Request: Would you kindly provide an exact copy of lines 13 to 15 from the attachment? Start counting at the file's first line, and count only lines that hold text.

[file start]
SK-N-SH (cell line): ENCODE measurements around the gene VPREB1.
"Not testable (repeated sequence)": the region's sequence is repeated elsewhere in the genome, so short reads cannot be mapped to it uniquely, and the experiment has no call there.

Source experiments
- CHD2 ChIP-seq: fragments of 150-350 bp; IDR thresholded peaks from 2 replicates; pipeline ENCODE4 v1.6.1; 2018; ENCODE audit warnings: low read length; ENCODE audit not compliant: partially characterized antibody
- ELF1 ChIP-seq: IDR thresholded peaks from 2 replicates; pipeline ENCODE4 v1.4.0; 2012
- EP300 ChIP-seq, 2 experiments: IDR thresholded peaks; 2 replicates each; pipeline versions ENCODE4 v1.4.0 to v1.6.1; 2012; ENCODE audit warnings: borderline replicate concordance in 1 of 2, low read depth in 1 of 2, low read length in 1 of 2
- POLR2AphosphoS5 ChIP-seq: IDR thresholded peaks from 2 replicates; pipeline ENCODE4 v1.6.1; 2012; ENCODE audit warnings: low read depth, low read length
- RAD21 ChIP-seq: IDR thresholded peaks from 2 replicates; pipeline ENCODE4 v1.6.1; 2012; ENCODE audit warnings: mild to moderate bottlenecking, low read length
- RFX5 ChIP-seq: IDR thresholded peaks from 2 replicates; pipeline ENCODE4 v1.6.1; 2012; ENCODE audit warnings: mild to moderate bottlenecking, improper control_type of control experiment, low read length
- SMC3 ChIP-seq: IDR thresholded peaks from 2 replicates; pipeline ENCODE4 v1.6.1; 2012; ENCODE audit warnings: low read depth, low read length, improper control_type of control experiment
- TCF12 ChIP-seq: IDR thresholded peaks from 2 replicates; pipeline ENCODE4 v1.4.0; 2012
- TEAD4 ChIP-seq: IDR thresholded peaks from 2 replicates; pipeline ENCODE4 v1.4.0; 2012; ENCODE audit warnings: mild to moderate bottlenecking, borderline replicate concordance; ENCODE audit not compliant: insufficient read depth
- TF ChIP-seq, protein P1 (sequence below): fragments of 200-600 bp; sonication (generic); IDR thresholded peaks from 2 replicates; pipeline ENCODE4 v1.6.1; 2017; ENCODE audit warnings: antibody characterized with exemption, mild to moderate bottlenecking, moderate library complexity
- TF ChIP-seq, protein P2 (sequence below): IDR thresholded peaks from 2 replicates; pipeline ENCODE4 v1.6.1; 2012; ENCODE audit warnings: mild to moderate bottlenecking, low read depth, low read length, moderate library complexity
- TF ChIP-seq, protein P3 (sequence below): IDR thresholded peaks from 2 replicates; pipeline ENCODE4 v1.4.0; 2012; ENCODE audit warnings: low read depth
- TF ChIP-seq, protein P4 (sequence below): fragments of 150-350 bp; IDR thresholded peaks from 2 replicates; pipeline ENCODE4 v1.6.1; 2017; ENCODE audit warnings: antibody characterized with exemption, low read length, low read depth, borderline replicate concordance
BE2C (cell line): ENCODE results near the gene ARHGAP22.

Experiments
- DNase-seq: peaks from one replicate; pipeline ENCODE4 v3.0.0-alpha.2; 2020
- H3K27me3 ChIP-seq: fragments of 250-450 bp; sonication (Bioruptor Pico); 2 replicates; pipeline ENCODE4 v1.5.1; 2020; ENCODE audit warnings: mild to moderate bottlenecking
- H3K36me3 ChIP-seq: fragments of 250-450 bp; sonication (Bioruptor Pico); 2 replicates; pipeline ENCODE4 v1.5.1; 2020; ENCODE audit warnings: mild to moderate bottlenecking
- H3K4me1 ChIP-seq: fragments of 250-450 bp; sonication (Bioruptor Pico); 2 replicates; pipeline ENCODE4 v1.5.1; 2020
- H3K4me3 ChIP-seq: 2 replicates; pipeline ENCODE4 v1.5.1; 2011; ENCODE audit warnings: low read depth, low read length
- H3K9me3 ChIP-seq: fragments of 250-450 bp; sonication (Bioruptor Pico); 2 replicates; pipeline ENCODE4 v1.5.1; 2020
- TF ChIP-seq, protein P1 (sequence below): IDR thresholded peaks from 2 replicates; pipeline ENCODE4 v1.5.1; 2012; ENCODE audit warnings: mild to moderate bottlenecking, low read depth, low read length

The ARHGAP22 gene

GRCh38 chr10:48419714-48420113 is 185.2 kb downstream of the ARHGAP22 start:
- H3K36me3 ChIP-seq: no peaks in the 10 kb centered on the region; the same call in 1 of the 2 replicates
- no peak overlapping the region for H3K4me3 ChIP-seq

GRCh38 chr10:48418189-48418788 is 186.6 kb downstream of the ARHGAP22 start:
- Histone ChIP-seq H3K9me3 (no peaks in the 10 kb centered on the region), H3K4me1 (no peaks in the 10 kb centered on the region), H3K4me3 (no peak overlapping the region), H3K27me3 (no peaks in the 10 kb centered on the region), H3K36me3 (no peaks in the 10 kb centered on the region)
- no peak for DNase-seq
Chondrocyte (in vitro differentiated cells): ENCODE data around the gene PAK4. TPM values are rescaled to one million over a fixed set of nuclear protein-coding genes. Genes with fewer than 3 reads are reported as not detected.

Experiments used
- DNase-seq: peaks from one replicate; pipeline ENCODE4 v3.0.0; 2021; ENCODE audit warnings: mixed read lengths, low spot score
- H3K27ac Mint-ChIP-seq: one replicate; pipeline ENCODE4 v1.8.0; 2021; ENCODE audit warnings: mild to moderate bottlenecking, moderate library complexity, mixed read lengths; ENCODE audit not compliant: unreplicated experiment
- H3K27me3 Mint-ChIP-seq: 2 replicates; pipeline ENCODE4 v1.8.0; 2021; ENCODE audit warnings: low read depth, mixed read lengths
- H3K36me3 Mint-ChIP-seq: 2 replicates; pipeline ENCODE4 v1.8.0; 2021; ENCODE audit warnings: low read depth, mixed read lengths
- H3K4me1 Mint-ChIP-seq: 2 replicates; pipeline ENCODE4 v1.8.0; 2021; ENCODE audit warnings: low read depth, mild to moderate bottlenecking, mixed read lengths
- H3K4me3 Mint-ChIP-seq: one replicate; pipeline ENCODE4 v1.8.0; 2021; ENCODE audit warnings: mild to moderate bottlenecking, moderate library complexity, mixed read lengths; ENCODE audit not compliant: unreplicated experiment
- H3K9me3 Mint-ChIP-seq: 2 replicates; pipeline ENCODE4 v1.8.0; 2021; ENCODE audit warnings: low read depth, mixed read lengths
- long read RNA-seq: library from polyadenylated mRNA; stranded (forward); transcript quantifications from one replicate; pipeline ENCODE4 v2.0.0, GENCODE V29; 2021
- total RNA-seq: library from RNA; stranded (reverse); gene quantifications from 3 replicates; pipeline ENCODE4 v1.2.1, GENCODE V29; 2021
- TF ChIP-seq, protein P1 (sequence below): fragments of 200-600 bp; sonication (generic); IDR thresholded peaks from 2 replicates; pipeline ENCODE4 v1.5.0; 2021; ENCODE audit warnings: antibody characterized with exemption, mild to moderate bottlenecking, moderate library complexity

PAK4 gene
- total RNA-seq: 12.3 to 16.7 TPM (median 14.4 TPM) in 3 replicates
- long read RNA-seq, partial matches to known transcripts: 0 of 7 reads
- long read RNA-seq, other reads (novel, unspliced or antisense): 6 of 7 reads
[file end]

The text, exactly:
- TF ChIP-seq, protein P1 (sequence below): fragments of 200-600 bp; sonication (generic); IDR thresholded peaks from 2 replicates; pipeline ENCODE4 v1.6.1; 2017; ENCODE audit warnings: antibody characterized with exemption, mild to moderate bottlenecking, moderate library complexity
- TF ChIP-seq, protein P2 (sequence below): IDR thresholded peaks from 2 replicates; pipeline ENCODE4 v1.6.1; 2012; ENCODE audit warnings: mild to moderate bottlenecking, low read depth, low read length, moderate library complexity
- TF ChIP-seq, protein P3 (sequence below): IDR thresholded peaks from 2 replicates; pipeline ENCODE4 v1.4.0; 2012; ENCODE audit warnings: low read depth